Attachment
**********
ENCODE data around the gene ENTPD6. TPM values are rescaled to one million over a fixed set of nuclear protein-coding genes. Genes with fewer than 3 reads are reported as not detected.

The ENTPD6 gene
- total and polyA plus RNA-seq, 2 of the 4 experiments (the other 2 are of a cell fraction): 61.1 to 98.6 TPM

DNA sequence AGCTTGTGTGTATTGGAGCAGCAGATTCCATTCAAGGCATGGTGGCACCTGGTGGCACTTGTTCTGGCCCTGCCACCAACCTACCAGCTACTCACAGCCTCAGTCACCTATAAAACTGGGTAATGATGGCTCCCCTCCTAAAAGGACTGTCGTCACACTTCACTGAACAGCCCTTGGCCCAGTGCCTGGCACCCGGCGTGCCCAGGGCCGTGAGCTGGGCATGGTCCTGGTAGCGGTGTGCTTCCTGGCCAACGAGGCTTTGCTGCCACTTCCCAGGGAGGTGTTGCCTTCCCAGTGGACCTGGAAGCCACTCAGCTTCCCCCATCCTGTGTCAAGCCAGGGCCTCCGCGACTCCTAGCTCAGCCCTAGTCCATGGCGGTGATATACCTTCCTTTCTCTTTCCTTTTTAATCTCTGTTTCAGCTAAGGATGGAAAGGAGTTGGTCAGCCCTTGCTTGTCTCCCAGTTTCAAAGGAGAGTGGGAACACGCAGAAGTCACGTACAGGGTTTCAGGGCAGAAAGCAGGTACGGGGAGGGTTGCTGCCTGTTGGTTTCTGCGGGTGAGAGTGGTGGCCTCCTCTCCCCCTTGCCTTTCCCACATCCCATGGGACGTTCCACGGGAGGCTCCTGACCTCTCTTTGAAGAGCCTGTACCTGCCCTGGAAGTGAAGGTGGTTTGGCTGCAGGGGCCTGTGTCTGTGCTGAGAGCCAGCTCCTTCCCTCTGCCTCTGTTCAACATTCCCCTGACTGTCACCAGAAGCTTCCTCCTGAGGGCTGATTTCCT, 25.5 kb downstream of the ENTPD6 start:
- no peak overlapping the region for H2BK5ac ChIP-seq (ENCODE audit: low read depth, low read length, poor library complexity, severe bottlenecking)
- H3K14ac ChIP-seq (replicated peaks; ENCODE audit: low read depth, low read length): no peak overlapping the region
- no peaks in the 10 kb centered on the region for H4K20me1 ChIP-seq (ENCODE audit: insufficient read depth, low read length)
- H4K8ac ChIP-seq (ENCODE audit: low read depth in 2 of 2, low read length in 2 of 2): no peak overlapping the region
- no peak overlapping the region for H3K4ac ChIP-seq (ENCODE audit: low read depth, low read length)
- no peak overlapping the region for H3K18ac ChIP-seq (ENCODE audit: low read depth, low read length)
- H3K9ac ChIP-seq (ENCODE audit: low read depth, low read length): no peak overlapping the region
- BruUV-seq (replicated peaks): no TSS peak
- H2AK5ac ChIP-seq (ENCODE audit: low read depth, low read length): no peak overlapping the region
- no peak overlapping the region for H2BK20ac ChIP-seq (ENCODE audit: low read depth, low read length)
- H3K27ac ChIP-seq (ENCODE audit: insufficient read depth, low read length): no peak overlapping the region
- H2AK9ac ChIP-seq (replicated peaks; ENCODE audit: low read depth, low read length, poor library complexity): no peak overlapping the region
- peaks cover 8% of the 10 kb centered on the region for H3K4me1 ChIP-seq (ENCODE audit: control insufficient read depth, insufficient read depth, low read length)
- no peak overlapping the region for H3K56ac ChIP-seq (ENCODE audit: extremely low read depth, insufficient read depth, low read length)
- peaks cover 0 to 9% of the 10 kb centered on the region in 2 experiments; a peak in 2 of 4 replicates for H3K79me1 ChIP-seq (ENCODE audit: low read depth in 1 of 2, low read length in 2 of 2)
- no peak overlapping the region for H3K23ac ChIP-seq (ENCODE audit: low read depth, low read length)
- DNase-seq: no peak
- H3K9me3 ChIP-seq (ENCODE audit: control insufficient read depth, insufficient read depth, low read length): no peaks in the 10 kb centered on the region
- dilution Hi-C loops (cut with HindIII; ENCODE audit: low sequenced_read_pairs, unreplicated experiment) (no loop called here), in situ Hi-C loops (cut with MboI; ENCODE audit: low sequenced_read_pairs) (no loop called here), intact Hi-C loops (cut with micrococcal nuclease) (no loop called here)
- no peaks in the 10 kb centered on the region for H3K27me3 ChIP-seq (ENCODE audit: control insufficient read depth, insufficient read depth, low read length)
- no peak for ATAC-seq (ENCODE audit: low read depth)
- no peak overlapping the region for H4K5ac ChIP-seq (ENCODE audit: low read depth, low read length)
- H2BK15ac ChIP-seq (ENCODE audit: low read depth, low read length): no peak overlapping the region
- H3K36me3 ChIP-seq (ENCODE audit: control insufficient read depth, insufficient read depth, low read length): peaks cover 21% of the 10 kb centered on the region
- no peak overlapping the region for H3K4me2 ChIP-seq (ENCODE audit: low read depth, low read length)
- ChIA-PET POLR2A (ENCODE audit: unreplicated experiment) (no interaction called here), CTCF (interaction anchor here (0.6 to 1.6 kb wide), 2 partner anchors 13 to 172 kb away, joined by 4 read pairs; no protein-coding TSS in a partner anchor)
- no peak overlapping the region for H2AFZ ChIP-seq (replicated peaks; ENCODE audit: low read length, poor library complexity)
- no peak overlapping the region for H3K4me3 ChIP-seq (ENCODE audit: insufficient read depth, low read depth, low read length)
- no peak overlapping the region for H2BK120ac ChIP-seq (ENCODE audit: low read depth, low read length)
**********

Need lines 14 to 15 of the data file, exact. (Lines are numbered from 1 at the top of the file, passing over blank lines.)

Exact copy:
- no peak overlapping the region for H2BK20ac ChIP-seq (ENCODE audit: low read depth, low read length)
- H3K27ac ChIP-seq (ENCODE audit: insufficient read depth, low read length): no peak overlapping the region